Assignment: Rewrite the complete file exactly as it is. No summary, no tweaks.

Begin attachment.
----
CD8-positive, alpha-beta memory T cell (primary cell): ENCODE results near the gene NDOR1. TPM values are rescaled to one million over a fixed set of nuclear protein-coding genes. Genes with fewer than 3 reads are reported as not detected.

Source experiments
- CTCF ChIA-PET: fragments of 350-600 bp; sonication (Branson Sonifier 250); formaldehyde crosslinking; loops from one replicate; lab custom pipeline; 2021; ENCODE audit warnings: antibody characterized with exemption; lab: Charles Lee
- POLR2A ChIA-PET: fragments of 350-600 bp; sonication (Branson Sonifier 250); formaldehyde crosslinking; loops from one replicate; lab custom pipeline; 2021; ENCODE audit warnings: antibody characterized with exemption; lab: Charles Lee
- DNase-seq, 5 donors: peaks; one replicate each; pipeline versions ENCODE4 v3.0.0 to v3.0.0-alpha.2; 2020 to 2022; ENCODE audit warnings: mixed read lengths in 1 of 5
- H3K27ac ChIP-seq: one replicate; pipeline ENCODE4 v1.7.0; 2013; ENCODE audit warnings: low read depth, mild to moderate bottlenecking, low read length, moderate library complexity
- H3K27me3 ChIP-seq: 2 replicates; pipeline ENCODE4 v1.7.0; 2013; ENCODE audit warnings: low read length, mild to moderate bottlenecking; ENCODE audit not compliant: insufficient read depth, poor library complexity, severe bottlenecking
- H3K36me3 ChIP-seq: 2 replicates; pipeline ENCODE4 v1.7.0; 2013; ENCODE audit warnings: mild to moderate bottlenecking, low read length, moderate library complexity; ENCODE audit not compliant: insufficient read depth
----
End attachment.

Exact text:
CD8-positive, alpha-beta memory T cell (primary cell): ENCODE results near the gene NDOR1. TPM values are rescaled to one million over a fixed set of nuclear protein-coding genes. Genes with fewer than 3 reads are reported as not detected.

Source experiments
- CTCF ChIA-PET: fragments of 350-600 bp; sonication (Branson Sonifier 250); formaldehyde crosslinking; loops from one replicate; lab custom pipeline; 2021; ENCODE audit warnings: antibody characterized with exemption; lab: Charles Lee
- POLR2A ChIA-PET: fragments of 350-600 bp; sonication (Branson Sonifier 250); formaldehyde crosslinking; loops from one replicate; lab custom pipeline; 2021; ENCODE audit warnings: antibody characterized with exemption; lab: Charles Lee
- DNase-seq, 5 donors: peaks; one replicate each; pipeline versions ENCODE4 v3.0.0 to v3.0.0-alpha.2; 2020 to 2022; ENCODE audit warnings: mixed read lengths in 1 of 5
- H3K27ac ChIP-seq: one replicate; pipeline ENCODE4 v1.7.0; 2013; ENCODE audit warnings: low read depth, mild to moderate bottlenecking, low read length, moderate library complexity
- H3K27me3 ChIP-seq: 2 replicates; pipeline ENCODE4 v1.7.0; 2013; ENCODE audit warnings: low read length, mild to moderate bottlenecking; ENCODE audit not compliant: insufficient read depth, poor library complexity, severe bottlenecking
- H3K36me3 ChIP-seq: 2 replicates; pipeline ENCODE4 v1.7.0; 2013; ENCODE audit warnings: mild to moderate bottlenecking, low read length, moderate library complexity; ENCODE audit not compliant: insufficient read depth